The Long Frame
by Steven Popkes
The Invader’s ships didn’t conquer – they destroyed. Those caught at the Connaught Range fought to the last.
Connaught Range had a secret laboratory. When there was no hope, the soldiers, civilian researchers, and their families uploaded themselves into the protected Server Farm, fighting the monsters from their own minds to make a place of safety. Maybe the Invaders would find them. Maybe they would be rescued. Maybe not. There was no way to tell.
But no one came and over fifteen years of peace they made their own lives.
Now, that’s over. The Dragon is coming.
~ 1 ~
Isaac lived on the border of the town, right where the resolution started to get choppy and pixilated. Though he didn’t like to think about falling and breaking his ancient hip, he liked to climb up on the flat roof of his little bungalow and sit on the bench facing east. From there he could watch clouds grow out of block colors, taking on tint and shadow, growing in definition until by the time they blew over him they looked completely real.
Clouds were the most mobile of forms but from here he could see other things, too: the march of forest from painter’s splotches of brown and green to the mix of pine and maple near town. The progression of geology from simple streaks of brown, black and gray into the ridges of sandstone and granite that surrounded Grovers Mill. Birds flew out of the clouds as mere curved streaks in the distance to become terns and seagulls, sparrows chased by a red-tailed hawk.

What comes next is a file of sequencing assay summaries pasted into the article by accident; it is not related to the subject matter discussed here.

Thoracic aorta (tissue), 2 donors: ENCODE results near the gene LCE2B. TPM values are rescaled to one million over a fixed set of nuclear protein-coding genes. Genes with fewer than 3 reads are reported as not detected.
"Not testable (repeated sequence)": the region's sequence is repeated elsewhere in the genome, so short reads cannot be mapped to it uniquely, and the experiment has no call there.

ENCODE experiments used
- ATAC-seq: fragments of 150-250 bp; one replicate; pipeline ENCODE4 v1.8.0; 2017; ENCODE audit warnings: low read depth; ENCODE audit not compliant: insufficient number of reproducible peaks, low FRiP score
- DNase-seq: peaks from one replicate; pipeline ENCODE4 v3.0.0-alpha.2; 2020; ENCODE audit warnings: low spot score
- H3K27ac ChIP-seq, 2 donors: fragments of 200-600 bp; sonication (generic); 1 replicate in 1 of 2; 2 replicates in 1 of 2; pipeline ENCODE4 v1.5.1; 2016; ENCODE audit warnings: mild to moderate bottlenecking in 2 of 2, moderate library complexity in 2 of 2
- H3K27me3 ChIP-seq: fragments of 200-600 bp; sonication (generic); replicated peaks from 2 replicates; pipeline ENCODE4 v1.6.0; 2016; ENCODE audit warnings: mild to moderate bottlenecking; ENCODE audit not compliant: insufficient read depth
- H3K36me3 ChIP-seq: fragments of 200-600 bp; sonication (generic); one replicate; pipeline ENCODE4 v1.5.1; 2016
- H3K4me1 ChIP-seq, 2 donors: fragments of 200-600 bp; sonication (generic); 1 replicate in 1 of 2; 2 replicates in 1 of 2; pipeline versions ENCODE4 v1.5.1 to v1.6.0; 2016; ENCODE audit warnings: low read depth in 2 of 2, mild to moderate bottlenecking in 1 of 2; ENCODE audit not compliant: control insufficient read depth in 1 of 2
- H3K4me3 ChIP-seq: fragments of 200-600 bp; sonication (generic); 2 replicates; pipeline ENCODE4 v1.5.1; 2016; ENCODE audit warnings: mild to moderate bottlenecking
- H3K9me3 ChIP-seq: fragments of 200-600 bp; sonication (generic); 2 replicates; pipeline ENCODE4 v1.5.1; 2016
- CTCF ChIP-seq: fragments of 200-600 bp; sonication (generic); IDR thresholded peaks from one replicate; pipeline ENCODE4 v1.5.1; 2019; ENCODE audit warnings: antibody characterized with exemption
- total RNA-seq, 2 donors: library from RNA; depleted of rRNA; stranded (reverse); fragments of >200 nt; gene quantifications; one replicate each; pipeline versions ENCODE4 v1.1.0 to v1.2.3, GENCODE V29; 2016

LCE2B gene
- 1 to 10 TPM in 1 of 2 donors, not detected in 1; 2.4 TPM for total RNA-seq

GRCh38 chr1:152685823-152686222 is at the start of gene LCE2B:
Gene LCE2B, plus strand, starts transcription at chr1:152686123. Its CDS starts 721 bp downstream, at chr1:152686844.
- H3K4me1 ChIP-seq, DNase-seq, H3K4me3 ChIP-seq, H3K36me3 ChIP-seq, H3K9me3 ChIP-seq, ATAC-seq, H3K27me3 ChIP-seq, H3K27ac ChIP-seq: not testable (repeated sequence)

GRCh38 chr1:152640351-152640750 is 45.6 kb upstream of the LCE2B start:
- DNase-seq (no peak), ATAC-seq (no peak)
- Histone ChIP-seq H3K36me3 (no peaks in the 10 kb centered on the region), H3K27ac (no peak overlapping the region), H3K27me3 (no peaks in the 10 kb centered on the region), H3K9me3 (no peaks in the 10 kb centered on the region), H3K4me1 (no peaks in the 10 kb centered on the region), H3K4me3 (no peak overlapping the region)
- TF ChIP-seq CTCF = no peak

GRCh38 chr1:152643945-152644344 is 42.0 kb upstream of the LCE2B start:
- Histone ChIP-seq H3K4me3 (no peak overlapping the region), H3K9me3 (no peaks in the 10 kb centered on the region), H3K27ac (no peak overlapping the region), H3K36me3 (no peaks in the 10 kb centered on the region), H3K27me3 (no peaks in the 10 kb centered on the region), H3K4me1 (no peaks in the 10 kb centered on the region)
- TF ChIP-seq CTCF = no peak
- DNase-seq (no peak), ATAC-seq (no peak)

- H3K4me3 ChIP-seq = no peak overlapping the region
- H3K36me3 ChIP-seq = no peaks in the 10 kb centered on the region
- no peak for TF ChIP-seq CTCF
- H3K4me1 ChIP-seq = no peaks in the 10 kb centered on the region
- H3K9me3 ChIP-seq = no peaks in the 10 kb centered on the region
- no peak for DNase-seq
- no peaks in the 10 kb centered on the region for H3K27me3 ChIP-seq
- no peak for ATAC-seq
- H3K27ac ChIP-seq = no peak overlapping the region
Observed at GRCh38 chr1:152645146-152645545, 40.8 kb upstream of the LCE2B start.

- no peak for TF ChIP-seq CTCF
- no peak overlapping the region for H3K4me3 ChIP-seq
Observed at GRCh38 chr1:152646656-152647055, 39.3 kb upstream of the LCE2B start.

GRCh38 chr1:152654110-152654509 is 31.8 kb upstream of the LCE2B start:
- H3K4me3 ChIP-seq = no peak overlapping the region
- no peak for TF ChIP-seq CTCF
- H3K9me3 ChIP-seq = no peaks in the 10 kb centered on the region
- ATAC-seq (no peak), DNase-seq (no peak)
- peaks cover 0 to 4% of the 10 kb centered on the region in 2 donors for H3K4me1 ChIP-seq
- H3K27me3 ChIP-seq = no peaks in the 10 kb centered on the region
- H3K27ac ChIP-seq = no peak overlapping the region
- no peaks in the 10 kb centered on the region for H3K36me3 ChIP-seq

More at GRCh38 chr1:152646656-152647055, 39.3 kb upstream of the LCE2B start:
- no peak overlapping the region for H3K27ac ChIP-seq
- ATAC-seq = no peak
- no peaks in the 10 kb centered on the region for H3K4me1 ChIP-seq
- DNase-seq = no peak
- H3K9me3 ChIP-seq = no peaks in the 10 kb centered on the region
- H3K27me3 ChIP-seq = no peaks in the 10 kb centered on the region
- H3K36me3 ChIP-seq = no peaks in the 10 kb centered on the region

The only thing that went from the town to the borderlands was Main Street, a road that proceeded from Nobel Circle at the west side of town, around the town square, then out and away to the east until it reached here. As it passed the town limit the pavement changed to gravel. Then, to dirt. Until finally, it became the impression of a trail lost in the green splotches of the woods. Isaac kept a close eye on the road.
It wasn’t just idle observation, either. With his binoculars he could see things that had just formed. All he had to do was wait and they would come to him, ripe for claim. Isaac wasn’t above wandering the road a little deeper into the borderland to pick up things to sell on Anniversary Day: the smudged suggestion of a few Greek coins that became solid brass drachmas. The outline in a flat rock that became the fossil of an ammonite.
But Isaac didn’t go past the gravel. He’d heard there was nothing beyond the clouds but pulsing wireframes and blinding mist. Isaac was in no hurry to confirm such stories. You could meet anything out there. Death. Destruction. The Dragon. The Gray Man. Anything. Isaac liked the beginning of the edge of things just fine. The actual edge of things was too damned dangerous to approach.
Isaac scanned the borderlands. Anniversary Day was tomorrow. He needed more stuff to sell. The sky looked odd towards the south. He recognized the sheen. The beginning of an allocation shift. Isaac didn’t like to be outside during a shift. He preferred the warmth and false security of being indoors.
Today the trees seemed unusually well defined and obscured the last vestiges of trail. He saw movement in the distance—perhaps a mile away, though judging distances in the borderlands was a chancy thing. The movement seemed behind the trees. Isaac hid behind his chimney.
A figure rounded one of the trees and stopped.
Isaac could see her clearly—strange in itself. A young girl no older than twelve wearing bright blue shorts and a shirt with a pink dinosaur on the front. Her hair was dark and close cut. He couldn’t see much of her face—she was shading her eyes with her hand and peering towards the town. Abruptly, she looked right at him, grinned and waved. He could see freckles across her nose.
Startled, Isaac waved back then hid behind his chimney.
Maybe a mile. Maybe fifteen minutes until she got here. That is, if it really was a mile and not twenty feet. If she continued to walk and not fly. If she really was a girl.
He slipped carefully off the back edge of the roof and started walking towards town. This was more than he knew how to handle.
He had to tell somebody.